MALAYBALAY CITY (MindaNews / 24 May) – Sometime last year, a colleague showed a photo of hundreds of empty bottles of what we commonly call “mineral water” littered on a street in the metropolis. Ironically, those bottles were thrown there by people who joined an Earth Day fun run. Not funny, really.
Such awful sight should make us reexamine the habit of patronizing bottled water. We think it’s trendy, cool. We are deceived by ads claiming that bottled water is safer and “healthier” compared to tap water, and the use of healthy, attractive endorsers by companies that sell this stuff. In other words, patronizing it is nothing more than wanting to be “in”. Companies know their psychology; consumers wish to partake of a product endorser’s identity.
But seldom do we realize that buying it only produces more and more trash and gives no actual health benefits. In the US alone, the number of empty plastic bottles each year can circle the equator at least 19 times. How many of these bottles, most of which are thrown away and not recycled, find their way into rivers and seas where they can endanger marine life?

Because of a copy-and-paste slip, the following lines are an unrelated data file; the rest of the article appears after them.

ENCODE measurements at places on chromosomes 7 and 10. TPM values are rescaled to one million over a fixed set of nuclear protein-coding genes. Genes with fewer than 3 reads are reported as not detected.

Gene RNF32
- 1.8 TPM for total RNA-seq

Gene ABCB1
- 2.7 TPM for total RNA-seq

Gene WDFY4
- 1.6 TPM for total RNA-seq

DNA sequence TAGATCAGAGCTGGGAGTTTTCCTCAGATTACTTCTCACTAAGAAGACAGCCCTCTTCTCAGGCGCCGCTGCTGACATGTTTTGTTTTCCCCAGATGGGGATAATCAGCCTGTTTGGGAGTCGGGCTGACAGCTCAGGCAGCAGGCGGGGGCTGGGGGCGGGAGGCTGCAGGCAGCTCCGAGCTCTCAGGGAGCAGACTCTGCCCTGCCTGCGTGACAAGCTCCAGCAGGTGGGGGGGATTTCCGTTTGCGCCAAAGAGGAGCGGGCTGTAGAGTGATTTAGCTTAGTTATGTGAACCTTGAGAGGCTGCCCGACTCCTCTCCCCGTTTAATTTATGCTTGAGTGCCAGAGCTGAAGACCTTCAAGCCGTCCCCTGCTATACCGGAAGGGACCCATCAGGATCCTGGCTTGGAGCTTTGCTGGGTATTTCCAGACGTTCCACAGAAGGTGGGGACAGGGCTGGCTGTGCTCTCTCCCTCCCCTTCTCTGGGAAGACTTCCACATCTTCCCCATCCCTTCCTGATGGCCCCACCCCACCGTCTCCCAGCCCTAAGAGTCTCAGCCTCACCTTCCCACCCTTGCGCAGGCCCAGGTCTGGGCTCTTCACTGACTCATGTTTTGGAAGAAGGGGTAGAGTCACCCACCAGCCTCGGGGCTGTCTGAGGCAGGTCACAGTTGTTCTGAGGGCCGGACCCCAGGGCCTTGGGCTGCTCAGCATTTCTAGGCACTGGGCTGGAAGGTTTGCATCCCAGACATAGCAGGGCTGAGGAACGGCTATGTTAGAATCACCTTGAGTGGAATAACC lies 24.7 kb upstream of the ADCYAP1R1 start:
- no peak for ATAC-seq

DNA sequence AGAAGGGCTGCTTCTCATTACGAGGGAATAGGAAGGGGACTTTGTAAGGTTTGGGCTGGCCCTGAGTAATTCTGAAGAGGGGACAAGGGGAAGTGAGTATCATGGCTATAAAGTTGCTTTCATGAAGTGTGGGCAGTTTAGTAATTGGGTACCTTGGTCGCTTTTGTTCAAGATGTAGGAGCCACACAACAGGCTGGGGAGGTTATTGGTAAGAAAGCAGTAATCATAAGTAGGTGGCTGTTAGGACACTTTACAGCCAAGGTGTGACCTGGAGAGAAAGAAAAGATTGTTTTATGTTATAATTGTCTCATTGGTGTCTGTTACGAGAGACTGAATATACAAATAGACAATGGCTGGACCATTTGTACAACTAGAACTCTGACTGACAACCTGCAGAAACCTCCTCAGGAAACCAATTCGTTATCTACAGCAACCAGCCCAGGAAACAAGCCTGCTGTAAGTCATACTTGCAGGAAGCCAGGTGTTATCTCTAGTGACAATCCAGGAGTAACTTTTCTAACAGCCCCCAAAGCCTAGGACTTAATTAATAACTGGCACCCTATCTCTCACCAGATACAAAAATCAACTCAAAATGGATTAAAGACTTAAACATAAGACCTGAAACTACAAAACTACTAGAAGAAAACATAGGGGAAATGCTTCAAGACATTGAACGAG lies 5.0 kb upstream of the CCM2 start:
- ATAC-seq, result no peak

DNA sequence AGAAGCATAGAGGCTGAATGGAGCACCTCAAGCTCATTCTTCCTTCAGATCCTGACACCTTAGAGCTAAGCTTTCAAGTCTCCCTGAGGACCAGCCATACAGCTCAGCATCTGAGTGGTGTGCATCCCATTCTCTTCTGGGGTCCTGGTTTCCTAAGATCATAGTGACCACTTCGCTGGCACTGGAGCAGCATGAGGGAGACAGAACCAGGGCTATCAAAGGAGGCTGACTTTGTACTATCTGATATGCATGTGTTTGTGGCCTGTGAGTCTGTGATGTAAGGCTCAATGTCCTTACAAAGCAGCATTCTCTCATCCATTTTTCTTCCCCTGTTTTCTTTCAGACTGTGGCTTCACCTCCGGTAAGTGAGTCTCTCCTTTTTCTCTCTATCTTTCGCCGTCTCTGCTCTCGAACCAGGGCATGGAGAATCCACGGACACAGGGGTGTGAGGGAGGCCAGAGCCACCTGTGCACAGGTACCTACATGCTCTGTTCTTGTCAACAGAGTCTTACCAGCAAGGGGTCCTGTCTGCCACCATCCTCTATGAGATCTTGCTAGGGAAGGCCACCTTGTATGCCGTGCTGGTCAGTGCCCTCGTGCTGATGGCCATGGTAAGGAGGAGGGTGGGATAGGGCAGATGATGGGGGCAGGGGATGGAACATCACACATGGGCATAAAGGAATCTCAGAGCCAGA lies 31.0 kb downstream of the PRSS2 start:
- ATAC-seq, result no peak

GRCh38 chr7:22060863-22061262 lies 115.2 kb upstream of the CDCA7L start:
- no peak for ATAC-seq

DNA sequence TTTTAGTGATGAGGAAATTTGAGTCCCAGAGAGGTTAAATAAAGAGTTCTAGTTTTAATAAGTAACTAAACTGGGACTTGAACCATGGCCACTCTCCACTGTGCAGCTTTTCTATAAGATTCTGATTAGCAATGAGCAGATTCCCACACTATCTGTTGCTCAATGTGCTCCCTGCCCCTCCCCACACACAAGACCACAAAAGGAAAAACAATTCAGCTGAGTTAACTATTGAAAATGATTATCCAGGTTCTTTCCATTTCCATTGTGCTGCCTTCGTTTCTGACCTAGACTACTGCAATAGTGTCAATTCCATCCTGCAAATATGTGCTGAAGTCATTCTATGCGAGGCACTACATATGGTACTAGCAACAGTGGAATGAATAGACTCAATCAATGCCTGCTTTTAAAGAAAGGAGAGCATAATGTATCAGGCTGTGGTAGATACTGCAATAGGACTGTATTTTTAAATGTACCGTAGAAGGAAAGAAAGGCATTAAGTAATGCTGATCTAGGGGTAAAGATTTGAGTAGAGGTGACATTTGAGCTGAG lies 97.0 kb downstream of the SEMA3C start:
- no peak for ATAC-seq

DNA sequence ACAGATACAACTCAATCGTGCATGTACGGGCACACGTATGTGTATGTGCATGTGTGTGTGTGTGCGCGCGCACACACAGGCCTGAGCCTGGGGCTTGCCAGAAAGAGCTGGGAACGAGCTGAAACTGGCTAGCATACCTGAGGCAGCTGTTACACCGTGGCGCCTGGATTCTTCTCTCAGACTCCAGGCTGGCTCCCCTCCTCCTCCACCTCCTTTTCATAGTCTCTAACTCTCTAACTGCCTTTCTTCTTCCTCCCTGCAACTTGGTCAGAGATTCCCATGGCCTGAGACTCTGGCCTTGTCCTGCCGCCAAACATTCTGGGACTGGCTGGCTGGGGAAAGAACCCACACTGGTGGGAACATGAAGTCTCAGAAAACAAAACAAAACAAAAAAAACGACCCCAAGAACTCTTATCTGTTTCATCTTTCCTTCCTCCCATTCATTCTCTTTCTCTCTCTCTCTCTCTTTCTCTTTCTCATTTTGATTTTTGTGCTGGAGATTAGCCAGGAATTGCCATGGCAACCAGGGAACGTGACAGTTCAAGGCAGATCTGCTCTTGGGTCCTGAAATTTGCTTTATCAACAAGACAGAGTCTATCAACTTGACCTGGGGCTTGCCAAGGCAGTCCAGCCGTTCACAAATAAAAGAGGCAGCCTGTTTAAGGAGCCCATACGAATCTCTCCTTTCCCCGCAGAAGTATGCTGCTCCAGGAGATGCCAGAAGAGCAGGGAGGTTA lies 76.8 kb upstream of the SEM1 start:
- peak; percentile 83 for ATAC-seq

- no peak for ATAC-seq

I don’t have figures for the Philippines. Yet, judging by the number of stores that are selling bottled water it can be presumed that this industry must be reaping windfalls here. Even hotels have now imbibed the habit of labeling bottled water with the names of their establishments.
The net effect of a thriving bottled water business – and the so-called purified water business too – is that people have come to suspect the quality (read safety) of tap water supplied by the local water utilities. Perhaps you may not like the taste of your tap water compared to that of its bottled, nay, overpriced cousin. However, a taste which is not to your liking doesn’t necessarily mean that tap water is unsafe.
Think again. Local water systems are regulated by government. When we say regulations, we’re not just referring to the amount we pay per unit volume of consumption but also quality standards that make tap water safe for humans. On the other hand, how sure are we that bottled water business in general undergoes rigorous government safety regulations?
And there’s another downside to getting hooked to bottled or “purified” water: it cuts us off from the issue of obliging government to ensure access to safe and affordable water, potable water to be exact. By joining the bandwagon created by the commodification of water we are unknowingly handing over the control of this basic life-giving resource to the corporations.
In Bukidnon, for instance, plantations have diverted huge volumes of water from rivers away from traditional farms compounding the difficulties of ordinary farmers during the dry season. Let’s not add to the problem by allowing corporations to further hoard what should be part of the commons. (MindaViews is the opinion section of MindaNews. H. Marcos C. Mordeno can be reached at email@example.com.)